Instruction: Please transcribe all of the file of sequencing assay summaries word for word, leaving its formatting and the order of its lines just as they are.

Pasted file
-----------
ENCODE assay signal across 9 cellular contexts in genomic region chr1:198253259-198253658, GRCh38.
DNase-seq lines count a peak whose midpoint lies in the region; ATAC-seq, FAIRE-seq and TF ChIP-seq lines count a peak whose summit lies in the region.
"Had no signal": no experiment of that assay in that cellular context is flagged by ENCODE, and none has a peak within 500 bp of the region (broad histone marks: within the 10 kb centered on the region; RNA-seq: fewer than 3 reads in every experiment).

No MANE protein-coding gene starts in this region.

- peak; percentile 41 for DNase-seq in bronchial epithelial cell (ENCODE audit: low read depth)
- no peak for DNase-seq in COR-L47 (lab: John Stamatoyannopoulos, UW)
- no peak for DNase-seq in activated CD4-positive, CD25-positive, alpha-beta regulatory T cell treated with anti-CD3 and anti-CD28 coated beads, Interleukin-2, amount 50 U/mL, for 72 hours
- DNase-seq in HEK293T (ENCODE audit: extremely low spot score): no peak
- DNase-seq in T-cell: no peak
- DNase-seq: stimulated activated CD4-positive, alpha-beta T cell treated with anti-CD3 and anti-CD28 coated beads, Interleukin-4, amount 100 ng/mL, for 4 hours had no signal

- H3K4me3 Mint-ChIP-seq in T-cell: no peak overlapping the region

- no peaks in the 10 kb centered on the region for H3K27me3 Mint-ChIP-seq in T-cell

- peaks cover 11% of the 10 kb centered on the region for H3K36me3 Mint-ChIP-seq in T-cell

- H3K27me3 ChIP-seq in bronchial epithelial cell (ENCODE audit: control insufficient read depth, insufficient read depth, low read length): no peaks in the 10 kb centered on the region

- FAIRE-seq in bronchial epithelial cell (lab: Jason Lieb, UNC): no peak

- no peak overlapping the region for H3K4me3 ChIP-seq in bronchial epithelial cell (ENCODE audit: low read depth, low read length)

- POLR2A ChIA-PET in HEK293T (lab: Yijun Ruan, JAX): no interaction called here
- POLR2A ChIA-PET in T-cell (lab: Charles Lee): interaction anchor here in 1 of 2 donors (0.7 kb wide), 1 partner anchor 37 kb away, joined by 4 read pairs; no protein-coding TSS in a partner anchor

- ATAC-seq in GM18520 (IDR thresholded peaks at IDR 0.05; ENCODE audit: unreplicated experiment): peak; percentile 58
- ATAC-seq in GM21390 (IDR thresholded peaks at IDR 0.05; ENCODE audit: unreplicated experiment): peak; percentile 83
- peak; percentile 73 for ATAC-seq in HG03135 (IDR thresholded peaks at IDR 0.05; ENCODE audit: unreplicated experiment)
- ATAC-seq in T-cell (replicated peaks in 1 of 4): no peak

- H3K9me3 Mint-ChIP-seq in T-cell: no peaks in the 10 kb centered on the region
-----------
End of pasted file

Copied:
ENCODE assay signal across 9 cellular contexts in genomic region chr1:198253259-198253658, GRCh38.
DNase-seq lines count a peak whose midpoint lies in the region; ATAC-seq, FAIRE-seq and TF ChIP-seq lines count a peak whose summit lies in the region.
"Had no signal": no experiment of that assay in that cellular context is flagged by ENCODE, and none has a peak within 500 bp of the region (broad histone marks: within the 10 kb centered on the region; RNA-seq: fewer than 3 reads in every experiment).

No MANE protein-coding gene starts in this region.

- peak; percentile 41 for DNase-seq in bronchial epithelial cell (ENCODE audit: low read depth)
- no peak for DNase-seq in COR-L47 (lab: John Stamatoyannopoulos, UW)
- no peak for DNase-seq in activated CD4-positive, CD25-positive, alpha-beta regulatory T cell treated with anti-CD3 and anti-CD28 coated beads, Interleukin-2, amount 50 U/mL, for 72 hours
- DNase-seq in HEK293T (ENCODE audit: extremely low spot score): no peak
- DNase-seq in T-cell: no peak
- DNase-seq: stimulated activated CD4-positive, alpha-beta T cell treated with anti-CD3 and anti-CD28 coated beads, Interleukin-4, amount 100 ng/mL, for 4 hours had no signal

- H3K4me3 Mint-ChIP-seq in T-cell: no peak overlapping the region

- no peaks in the 10 kb centered on the region for H3K27me3 Mint-ChIP-seq in T-cell

- peaks cover 11% of the 10 kb centered on the region for H3K36me3 Mint-ChIP-seq in T-cell

- H3K27me3 ChIP-seq in bronchial epithelial cell (ENCODE audit: control insufficient read depth, insufficient read depth, low read length): no peaks in the 10 kb centered on the region

- FAIRE-seq in bronchial epithelial cell (lab: Jason Lieb, UNC): no peak

- no peak overlapping the region for H3K4me3 ChIP-seq in bronchial epithelial cell (ENCODE audit: low read depth, low read length)

- POLR2A ChIA-PET in HEK293T (lab: Yijun Ruan, JAX): no interaction called here
- POLR2A ChIA-PET in T-cell (lab: Charles Lee): interaction anchor here in 1 of 2 donors (0.7 kb wide), 1 partner anchor 37 kb away, joined by 4 read pairs; no protein-coding TSS in a partner anchor

- ATAC-seq in GM18520 (IDR thresholded peaks at IDR 0.05; ENCODE audit: unreplicated experiment): peak; percentile 58
- ATAC-seq in GM21390 (IDR thresholded peaks at IDR 0.05; ENCODE audit: unreplicated experiment): peak; percentile 83
- peak; percentile 73 for ATAC-seq in HG03135 (IDR thresholded peaks at IDR 0.05; ENCODE audit: unreplicated experiment)
- ATAC-seq in T-cell (replicated peaks in 1 of 4): no peak

- H3K9me3 Mint-ChIP-seq in T-cell: no peaks in the 10 kb centered on the region